3.      The learned trial Judge is dismissing the claim would have been right, in that course if this had been a matter of res Judicata where, however, what is raised is an issue estoppel, than it is only in regard to that issue, that has been raised that the parties to an action, shall be bound and the proper course to take would be one of striking out all the paragraphs in the pleadings raising that issue.

 

Appeal dismissed.

 

Mr Adesina for the Appellants.

 

Mr H. Lardner for the Respondents.

 

Cases referred to:

 

1.      Carl-Zeisa-Stiftung Vs. Hayner etc. (No.2)(1966)2 All NR.536 at 565.

 

2.      Cadana and Dominion Sugar Coy. Ltd Vs. Canadian National (West Indies) Steamships Ltd. (1947)AC 46 at 56.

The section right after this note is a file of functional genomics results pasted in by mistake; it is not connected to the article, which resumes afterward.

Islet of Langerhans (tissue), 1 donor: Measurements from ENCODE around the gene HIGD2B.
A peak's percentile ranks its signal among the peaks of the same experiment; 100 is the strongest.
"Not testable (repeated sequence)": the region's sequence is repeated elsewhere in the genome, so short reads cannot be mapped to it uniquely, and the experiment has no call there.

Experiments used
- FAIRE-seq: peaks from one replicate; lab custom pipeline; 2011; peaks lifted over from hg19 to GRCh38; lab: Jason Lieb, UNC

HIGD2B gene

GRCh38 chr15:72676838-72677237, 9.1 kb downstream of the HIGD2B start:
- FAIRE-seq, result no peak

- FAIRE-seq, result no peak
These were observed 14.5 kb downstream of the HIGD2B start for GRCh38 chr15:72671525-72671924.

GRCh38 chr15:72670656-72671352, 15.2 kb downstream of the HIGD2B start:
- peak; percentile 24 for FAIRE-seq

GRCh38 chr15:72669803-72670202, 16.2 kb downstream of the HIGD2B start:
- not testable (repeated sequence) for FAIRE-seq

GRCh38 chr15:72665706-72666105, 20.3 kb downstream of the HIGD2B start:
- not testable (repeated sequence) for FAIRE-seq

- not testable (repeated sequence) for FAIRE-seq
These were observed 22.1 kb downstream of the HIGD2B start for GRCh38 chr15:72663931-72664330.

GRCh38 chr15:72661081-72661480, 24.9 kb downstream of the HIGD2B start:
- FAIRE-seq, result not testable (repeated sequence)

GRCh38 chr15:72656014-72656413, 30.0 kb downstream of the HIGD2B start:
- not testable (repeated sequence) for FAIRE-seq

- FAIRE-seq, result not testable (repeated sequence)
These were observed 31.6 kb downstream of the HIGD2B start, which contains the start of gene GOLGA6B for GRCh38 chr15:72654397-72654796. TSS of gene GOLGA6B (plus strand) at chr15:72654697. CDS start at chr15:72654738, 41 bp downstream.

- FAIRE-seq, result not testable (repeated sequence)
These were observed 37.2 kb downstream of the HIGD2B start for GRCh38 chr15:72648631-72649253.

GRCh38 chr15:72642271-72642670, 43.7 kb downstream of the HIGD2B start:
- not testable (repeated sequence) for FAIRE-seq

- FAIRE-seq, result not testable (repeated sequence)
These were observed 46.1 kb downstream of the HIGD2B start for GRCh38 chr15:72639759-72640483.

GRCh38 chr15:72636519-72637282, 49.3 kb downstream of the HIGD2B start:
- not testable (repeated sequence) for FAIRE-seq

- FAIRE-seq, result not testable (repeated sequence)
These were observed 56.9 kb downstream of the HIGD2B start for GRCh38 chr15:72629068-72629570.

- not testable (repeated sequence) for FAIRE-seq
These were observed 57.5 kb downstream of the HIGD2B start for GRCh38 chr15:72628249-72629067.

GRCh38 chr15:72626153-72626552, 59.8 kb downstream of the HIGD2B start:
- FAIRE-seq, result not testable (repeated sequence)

3.      Heystead Vs. Commissioner of Taxation (1926)Ac 155 at 165-166.

 

Eso, J.S.C-The indorsement on the writ of summons filed by the plaintiffs (the Alashe Chieftaincy Family) against the defendants (the Ojuwoye Community) in Suit No. IK/118/67 in the Ikeja High Court is for-

 

(a)     a declaration of title under Yoruba Native Law and Custom to all that piece or parcel of land at Mushin described in a plan to be filed in this suit;

(b)     a declaration that the Defendants have forfeited all rights to the said land under Yoruba Native Law and Custom; and

(c)     possession of the said land."

 

In the pleadings filed, pursuant to the order of the court, both parties claimed title to the land in dispute, by settlement. The defendants however averred that, as a result of decisions in previous litigation between the parties, the defendants were estopped from instituting this action. The relevant paragraphs of the statement of defence are as follows-